As noted earlier, it takes the same amount of energy to raise a given amount of water by a given number of degrees. So, if you had a timer which disconnected power at a time when the thermostat is trying to turn on, then when eventually your timer activates, the heater will have to be on for longer. So, the use of a timer will not save any power. If you are going away for more than a few days, then turn off the cylinder completely. If you are away less than a few days, a timer will not help save power.
The only scenario where a timer might be useful is if you can pay an off-peak or night rate. Allowing the cylinder to switch on only at off-peak times then becomes sensible, but of course you have to be aware then of the reduced availability of your hot water. If you needed a shower at say 7am, then you need to ensure the timer lets the cylinder switch on by say 5am each day.
My hot water cylinder management guides go like this:
I have built a heat extractor for my shower that recovers the heat from the water going down the drain and preheats the cold water entering the shower mixer, this works extremely well and saves about 30% off our hot water, especially in the winter when the electric backup element is turned on. The hot water is essentially free as I have 8 sqm solar heating panels on the roof that I built 5 years ago. Heat exchanger is 6 meters of 15mm soft copper tube wound in a spiral inside a big piece of plastic drain pipe, this is mounted vertically under the floor, the shower waste drains on to the top of the spiral, exits the bottom; cold water to the mixer runs inside the copper tube, works very well, however the thing needs cleaning every 6 months, so have made it to be easily removed. Water pressure is 120 kpa, as I got an all copper HWC made to my spec (for fittings) by SuperHeat in CCH for the solar, stainless cylinders were not readily available at the time, which can run at mains pressure. I have been playing around building heat pipes filled with refrigerant gas as a means of moving heat from the shower grey water to the cold water, they work very well and would provide a double barrier isolation to be strictly legal, however tricky to make. Would also be good to use on a power amp etc to move heat from power transistors to an external heat sink.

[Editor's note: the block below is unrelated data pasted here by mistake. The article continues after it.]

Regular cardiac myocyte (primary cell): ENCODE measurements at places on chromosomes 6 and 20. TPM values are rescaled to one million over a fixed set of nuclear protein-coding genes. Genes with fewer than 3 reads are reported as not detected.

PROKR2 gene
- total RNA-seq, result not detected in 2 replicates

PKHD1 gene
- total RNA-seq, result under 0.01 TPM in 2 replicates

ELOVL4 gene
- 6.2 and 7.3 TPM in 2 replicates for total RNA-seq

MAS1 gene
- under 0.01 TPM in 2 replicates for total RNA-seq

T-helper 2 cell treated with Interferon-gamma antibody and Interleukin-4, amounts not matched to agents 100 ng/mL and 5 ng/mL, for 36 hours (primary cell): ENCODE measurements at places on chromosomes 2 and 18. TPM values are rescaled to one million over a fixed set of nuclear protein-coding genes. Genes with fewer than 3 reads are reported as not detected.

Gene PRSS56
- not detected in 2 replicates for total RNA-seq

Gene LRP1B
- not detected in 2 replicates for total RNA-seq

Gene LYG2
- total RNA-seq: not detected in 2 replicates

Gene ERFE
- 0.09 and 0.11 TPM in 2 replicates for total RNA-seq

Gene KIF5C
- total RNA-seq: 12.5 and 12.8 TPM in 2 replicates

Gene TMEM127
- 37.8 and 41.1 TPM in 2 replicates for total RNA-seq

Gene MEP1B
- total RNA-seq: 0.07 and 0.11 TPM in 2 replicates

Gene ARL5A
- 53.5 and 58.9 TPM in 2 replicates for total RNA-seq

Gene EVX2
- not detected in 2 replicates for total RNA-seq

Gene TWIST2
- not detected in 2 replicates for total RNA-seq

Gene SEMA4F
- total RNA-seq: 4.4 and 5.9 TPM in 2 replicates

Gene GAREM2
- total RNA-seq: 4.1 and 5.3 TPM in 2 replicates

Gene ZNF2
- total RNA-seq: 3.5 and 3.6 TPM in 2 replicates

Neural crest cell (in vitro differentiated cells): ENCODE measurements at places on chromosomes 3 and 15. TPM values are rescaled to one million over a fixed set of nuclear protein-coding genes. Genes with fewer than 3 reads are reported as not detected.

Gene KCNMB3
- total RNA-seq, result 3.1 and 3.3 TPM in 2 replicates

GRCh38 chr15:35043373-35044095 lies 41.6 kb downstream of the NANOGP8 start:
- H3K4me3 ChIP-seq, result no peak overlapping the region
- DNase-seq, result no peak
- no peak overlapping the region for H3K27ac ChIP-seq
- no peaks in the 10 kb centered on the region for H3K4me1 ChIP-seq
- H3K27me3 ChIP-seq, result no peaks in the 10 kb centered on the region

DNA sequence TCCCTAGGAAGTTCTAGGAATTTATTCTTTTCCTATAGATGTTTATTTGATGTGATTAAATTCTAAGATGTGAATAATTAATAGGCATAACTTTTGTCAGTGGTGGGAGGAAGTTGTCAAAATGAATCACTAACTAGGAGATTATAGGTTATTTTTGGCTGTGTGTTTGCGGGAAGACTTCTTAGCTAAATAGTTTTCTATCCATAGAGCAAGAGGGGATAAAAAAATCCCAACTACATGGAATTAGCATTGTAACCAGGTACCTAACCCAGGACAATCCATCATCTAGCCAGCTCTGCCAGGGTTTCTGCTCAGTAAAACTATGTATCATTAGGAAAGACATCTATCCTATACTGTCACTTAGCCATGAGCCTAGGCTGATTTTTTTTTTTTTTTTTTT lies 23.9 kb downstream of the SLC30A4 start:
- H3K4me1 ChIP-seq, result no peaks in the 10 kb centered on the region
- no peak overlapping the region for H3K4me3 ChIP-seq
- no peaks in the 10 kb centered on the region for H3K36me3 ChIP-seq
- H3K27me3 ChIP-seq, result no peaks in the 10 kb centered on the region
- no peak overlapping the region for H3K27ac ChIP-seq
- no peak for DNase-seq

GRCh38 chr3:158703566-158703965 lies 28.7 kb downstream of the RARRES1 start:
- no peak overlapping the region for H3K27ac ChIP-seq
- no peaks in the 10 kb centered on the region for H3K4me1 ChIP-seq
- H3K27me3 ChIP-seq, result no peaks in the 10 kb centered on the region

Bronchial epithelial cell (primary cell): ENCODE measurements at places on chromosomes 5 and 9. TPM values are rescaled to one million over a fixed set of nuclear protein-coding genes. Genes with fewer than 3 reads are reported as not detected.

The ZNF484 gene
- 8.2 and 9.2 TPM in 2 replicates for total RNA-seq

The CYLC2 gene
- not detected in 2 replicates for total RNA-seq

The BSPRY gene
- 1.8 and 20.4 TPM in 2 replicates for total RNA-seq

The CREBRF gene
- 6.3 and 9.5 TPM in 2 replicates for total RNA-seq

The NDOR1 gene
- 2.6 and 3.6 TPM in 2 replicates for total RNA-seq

Make a comment using the form on the contact page